**Careful with the volume. This video is quiet, but the next is much louder**
We woke up at 3 am on Saturday to make sure we had enough time to get a little food down and double check that our packs were ready. My pack weighed only 7 lbs, but I probably went over my checklist a thousand times in my head. Jake had sprained his ankle a couple of weeks prior to the trip, so he wasn’t sure how far he could go or if he could even run at all. He started on the trail at 3:30 am in order to gage if he would be able to complete the entire trip based on when we caught up with him.
None of the rangers at the Grand Canyon will ever recommend running rim to rim, and are very reluctant to give any pointers for being able to accomplish it, but at the trailhead they were conducting a survey on rim to rim runners and measuring their weight, what they had to eat that morning, how much water they drank, and any other consumables prior to the run. It was of course voluntary and they gave us zip lock bags to put any wrappers or anything we consumed in the bag. Then they wanted us to stop at a second station in the bottom at Phantom Ranch, and then again at the North Rim.
We headed down the trail at about 4:15 am along with some other people, mostly backpackers, but there were a few other runners out there. Once we got down the trail a mile or so, it was awesome to just stand there and look back at Bright Angel Trail leading back up to the South Rim. There were intermittent trails of headlights with the clearest night sky of stars and moon that I’d seen in a long time.
We made it to Indian Gardens pretty quick, but I made it a point to look around there and imagine what it would be like to spend some time there. Callie’s granddad was in the forest service and once upon a time he was able to spend some time with a friend who was a Grand Canyon park ranger and stayed there at Indian Gardens for a little while.
After Indian Gardens it felt like the trail was a little less rocky and fairly flat for a bit. Around that time we were wishing that we had started closer to 5 am so that we could have experienced more of the south rim in the daylight.
We made it to the Colorado River just after sunrise and I thought about Callie the whole time. She told me that she thought it was so cool that we were going to be able to get all the way to the river and one regret she had was not being able to see the river up close.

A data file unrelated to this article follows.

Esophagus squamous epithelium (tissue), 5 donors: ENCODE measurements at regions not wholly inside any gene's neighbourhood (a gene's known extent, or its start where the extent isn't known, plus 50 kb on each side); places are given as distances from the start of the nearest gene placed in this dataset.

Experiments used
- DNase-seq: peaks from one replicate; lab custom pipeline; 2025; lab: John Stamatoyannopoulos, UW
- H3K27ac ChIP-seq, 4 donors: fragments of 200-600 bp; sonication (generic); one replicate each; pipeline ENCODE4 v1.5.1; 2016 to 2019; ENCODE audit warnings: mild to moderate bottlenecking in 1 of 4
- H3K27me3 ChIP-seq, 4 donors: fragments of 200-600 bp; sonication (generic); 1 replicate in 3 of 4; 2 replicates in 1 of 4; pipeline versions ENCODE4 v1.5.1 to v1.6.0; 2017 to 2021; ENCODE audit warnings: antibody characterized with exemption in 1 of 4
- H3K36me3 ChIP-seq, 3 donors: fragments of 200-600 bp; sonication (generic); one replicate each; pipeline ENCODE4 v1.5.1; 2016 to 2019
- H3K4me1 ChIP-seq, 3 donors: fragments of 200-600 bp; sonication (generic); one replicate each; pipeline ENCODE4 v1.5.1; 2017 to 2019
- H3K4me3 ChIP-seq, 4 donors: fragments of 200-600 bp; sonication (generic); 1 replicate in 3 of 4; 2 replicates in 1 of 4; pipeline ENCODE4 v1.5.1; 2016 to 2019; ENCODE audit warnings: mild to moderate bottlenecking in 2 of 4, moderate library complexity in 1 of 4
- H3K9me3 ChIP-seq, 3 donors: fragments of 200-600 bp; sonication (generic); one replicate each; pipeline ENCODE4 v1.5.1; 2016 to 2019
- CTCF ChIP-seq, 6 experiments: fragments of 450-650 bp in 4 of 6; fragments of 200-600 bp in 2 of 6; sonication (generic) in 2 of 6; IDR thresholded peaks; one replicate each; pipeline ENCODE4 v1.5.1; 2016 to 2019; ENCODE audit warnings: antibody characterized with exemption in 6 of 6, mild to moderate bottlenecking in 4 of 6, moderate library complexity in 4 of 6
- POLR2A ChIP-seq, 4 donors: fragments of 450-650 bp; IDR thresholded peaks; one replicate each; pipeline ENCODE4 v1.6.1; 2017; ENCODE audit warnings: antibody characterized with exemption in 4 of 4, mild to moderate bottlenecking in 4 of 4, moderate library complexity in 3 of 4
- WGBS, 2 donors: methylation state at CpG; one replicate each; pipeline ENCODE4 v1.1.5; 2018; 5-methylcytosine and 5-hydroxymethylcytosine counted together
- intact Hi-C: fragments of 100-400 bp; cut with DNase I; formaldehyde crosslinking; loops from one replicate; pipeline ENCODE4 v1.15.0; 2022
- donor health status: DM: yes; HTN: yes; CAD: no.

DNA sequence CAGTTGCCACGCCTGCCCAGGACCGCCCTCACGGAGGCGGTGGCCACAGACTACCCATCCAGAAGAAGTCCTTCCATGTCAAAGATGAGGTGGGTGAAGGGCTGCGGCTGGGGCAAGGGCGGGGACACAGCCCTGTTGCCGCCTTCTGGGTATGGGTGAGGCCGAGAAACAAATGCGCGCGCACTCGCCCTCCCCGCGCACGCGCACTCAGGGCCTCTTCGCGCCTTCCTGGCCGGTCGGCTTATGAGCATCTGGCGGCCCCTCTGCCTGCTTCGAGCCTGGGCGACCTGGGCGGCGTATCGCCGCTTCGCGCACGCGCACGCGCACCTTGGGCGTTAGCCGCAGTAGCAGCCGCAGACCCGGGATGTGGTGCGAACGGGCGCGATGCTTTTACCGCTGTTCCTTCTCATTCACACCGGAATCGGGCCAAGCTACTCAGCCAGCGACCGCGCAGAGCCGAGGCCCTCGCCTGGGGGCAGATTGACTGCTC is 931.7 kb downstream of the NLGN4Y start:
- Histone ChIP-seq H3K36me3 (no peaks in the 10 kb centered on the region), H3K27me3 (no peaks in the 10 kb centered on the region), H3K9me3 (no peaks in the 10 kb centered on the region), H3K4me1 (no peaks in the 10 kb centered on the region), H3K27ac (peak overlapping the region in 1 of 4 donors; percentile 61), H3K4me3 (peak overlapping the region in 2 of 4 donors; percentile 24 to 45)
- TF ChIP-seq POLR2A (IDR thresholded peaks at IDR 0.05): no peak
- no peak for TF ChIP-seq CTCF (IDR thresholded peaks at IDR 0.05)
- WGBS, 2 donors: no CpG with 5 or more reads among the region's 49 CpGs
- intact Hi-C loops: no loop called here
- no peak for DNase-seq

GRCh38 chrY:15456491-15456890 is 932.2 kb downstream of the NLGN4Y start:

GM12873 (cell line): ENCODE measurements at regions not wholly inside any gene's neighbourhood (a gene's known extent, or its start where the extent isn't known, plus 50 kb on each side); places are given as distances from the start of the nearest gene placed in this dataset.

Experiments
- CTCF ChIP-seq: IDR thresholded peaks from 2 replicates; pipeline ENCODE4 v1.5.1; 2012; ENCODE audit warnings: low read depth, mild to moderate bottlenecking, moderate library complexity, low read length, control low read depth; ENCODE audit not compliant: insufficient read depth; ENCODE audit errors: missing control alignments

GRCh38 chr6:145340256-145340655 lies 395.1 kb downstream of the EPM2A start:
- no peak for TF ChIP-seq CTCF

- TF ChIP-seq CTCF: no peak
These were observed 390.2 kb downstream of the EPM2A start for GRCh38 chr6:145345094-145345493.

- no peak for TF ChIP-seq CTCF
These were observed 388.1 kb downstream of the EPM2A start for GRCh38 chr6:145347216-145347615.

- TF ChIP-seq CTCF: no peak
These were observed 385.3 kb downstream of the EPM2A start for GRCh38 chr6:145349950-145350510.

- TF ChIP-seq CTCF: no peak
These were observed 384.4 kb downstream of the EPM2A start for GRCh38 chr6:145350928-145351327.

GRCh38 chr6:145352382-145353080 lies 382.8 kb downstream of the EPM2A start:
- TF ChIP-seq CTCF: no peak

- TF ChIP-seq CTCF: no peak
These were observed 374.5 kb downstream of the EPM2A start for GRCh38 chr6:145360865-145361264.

This is a pretty legit video that Justin made.
We caught up with Jake at the river crossing, snapped a few pictures and pushed on. A little further up the trail after crossing the river was Phantom Ranch. We refilled our water there and looked around for the rangers who were manning the survey tent for the Phantom Ranch section. A couple other people from our party were able to catch up to us in the amount of time we burned, so the group of two (Justin and I) had swollen to 5.
We kept moving and the group started to separate again. It was beautiful, and down in the bottom of the canyon, you’re shielded from the direct sun so it’s pretty comfortable. We took the advise of a stranger and took a “shortcut” to Ribbon Falls, but that turned out to be a bad idea.
He’s either an asshole or a bushwacking connesseur. It was about a 20 minute detour, so by the time we made our way back to the trail, the people we had separated from caught back up with us.
The 5 of us stayed together for the most part for the rest of the trip. We stayed at Cottonwood Springs for longer than we originally anticipated. There was one member of the group that was nursing a bum knee, so we spent time asking other hikers/runners if they had seen him and what state he was in. On a side note, if you’re not 100% healthy, stay home. It’s way too big of a gamble and expensive as hell if you have to get air lifted out.
Towards the end of the run (that had now turn into practically a crawl) it got hot outside and everyone was just trying to gut it out at that point. We got to the North Rim around 12:30 pm, checked in with the last survey station, and rested. We had two people in our party that were quite a long ways behind us–it turns out, one of them had rolled an ankle, heard a pop, but decided it was a good idea to keep going.. That was at Indian Gardens. Again, if you’re not healthy, don’t risk it. We waited for 4 1/2 hours for them to get out.
While we were waiting, we went to the lodge on the North side, grabbed some brews and enjoyed the view. I think I prefer the North side over the South. There’s less people, the buildings are rustic but nice, and the view of the canyon is out of control.
It was a 5 hour drive back to the South side, which sucked. After running for as long as we did, the last thing we wanted to do was be in an uncomfortable van dreaming about showers, flip flops, and cramming cheeseburgers down our throats. What can you do though? It was a grand adventure and I’d definitely do it again.